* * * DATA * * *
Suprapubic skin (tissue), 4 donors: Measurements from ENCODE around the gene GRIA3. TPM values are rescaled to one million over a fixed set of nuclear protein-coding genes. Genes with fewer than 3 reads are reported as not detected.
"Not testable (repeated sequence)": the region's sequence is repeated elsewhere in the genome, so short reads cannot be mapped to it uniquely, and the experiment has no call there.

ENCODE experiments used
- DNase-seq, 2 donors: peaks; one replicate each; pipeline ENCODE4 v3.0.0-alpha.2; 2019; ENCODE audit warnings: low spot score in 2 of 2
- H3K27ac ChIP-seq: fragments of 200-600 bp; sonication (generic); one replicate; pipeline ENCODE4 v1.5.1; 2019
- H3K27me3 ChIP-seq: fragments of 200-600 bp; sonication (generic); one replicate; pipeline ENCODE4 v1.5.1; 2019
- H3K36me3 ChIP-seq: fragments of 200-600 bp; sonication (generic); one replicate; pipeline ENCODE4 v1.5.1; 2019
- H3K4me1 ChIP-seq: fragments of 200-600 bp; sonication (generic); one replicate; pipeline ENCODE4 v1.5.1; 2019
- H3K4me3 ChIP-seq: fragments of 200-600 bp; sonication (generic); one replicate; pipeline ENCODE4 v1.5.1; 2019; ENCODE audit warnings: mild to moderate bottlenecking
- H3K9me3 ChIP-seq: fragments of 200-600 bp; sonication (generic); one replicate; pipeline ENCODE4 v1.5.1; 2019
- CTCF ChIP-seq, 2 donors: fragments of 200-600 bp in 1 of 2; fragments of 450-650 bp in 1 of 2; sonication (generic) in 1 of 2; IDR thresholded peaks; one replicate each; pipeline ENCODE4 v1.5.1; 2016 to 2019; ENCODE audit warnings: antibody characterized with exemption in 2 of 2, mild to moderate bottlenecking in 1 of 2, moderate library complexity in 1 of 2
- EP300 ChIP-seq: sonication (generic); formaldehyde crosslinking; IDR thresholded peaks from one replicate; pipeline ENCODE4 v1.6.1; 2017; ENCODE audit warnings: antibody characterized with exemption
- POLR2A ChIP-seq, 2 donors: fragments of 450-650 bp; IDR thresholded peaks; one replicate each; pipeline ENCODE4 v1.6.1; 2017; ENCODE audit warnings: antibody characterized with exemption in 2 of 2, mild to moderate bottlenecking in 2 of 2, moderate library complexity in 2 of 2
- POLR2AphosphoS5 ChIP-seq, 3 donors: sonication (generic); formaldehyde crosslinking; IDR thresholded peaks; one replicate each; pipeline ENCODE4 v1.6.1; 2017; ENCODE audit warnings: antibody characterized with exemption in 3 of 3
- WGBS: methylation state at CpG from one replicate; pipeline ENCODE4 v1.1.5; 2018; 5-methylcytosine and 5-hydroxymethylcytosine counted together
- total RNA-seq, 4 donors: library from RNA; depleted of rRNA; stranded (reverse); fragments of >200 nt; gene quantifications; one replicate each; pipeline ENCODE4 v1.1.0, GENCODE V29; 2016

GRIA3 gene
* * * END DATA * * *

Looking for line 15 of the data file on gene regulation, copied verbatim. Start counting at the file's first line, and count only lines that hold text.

- WGBS: methylation state at CpG from one replicate; pipeline ENCODE4 v1.1.5; 2018; 5-methylcytosine and 5-hydroxymethylcytosine counted together